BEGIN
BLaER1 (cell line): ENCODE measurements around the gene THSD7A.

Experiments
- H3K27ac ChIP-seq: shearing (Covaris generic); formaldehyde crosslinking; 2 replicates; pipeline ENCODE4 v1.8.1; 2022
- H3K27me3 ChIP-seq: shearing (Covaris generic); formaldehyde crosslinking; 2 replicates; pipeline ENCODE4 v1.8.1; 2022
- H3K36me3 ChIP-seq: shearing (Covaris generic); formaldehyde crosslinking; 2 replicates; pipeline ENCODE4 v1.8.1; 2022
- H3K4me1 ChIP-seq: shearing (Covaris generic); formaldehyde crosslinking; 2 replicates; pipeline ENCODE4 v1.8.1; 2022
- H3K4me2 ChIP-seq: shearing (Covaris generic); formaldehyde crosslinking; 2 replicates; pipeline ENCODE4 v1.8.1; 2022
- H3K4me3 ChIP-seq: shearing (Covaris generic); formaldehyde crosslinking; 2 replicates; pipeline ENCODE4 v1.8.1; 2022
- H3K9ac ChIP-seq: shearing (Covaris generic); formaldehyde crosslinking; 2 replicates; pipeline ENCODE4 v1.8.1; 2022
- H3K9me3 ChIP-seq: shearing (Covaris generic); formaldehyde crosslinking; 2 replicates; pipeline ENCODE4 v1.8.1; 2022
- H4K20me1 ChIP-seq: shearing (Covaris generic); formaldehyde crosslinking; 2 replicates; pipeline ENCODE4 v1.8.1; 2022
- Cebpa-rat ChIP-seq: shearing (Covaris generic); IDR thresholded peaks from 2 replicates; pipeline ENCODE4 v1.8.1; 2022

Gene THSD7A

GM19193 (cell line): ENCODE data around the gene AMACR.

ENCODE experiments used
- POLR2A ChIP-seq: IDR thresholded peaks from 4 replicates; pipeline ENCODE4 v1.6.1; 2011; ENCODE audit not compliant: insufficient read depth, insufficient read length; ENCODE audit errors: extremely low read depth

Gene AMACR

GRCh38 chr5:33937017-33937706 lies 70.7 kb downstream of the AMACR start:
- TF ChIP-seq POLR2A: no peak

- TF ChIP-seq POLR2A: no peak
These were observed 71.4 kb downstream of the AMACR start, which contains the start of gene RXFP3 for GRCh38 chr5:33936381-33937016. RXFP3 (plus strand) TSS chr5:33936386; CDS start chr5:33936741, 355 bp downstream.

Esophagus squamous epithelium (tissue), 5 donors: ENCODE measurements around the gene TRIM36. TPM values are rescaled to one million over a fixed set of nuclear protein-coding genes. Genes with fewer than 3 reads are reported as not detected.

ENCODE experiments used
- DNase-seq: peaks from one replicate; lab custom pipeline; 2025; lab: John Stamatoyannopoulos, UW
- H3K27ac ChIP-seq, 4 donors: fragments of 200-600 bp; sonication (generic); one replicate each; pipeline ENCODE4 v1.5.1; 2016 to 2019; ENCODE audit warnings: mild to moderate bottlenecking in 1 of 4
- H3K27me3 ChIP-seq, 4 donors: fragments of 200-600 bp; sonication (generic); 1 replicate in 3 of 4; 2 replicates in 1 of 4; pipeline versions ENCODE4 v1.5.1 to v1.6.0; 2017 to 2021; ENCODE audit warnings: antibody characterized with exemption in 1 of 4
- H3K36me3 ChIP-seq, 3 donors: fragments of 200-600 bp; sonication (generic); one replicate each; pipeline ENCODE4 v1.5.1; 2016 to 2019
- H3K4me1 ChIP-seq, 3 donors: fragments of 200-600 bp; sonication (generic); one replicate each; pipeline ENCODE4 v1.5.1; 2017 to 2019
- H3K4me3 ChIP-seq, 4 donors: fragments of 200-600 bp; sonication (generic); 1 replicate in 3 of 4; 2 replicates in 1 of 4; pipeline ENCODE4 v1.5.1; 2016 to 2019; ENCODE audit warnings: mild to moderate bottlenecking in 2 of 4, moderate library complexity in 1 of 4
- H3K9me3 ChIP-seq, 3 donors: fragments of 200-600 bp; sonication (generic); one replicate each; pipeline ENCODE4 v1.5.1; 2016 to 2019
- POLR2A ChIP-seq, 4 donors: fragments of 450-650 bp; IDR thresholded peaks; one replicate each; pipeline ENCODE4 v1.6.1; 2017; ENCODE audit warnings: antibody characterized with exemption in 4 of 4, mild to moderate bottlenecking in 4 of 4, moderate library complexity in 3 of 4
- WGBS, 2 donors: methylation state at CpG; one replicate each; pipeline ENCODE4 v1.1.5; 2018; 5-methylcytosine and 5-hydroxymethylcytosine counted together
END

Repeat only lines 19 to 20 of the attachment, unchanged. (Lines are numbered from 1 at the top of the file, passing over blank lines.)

- TF ChIP-seq POLR2A: no peak

- TF ChIP-seq POLR2A: no peak